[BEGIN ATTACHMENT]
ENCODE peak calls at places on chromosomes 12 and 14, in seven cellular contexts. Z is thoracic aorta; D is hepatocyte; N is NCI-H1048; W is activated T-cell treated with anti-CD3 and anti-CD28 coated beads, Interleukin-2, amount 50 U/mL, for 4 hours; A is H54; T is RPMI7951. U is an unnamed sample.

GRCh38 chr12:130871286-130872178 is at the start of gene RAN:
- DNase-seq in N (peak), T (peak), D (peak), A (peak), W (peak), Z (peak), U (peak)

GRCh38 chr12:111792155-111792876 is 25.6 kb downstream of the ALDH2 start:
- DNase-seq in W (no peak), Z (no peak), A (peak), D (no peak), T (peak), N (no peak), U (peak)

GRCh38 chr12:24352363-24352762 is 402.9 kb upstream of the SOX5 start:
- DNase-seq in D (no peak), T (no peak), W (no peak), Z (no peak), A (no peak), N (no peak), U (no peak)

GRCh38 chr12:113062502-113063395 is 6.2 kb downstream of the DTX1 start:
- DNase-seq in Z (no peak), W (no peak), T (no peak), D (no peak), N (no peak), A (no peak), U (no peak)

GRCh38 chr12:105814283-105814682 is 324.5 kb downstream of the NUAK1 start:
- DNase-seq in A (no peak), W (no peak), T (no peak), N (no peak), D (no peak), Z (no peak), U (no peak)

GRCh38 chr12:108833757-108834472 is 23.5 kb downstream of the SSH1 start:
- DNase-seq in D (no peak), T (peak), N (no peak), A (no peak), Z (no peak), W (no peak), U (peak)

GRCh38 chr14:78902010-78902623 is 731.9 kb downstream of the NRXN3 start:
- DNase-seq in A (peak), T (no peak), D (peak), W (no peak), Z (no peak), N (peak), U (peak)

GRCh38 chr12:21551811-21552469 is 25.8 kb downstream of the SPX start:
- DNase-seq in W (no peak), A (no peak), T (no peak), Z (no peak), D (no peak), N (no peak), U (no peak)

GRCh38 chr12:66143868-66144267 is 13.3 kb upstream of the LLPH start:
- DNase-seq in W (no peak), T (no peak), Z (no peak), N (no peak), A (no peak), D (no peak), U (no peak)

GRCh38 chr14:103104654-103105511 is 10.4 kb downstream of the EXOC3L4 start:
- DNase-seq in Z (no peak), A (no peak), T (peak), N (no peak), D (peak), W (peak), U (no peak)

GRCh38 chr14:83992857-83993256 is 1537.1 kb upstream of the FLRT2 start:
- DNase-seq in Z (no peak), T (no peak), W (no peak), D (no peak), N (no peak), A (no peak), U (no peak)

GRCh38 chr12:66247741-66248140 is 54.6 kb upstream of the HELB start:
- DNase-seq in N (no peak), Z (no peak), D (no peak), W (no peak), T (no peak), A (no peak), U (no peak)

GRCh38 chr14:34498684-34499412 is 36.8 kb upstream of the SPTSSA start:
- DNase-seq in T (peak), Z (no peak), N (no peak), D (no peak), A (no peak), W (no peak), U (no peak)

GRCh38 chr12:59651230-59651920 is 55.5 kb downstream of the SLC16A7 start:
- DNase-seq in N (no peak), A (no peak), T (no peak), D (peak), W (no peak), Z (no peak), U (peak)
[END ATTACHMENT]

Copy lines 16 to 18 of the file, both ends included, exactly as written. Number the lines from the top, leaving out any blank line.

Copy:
GRCh38 chr12:21551811-21552469 is 25.8 kb downstream of the SPX start:
- DNase-seq in W (no peak), A (no peak), T (no peak), Z (no peak), D (no peak), N (no peak), U (no peak)

GRCh38 chr12:66143868-66144267 is 13.3 kb upstream of the LLPH start: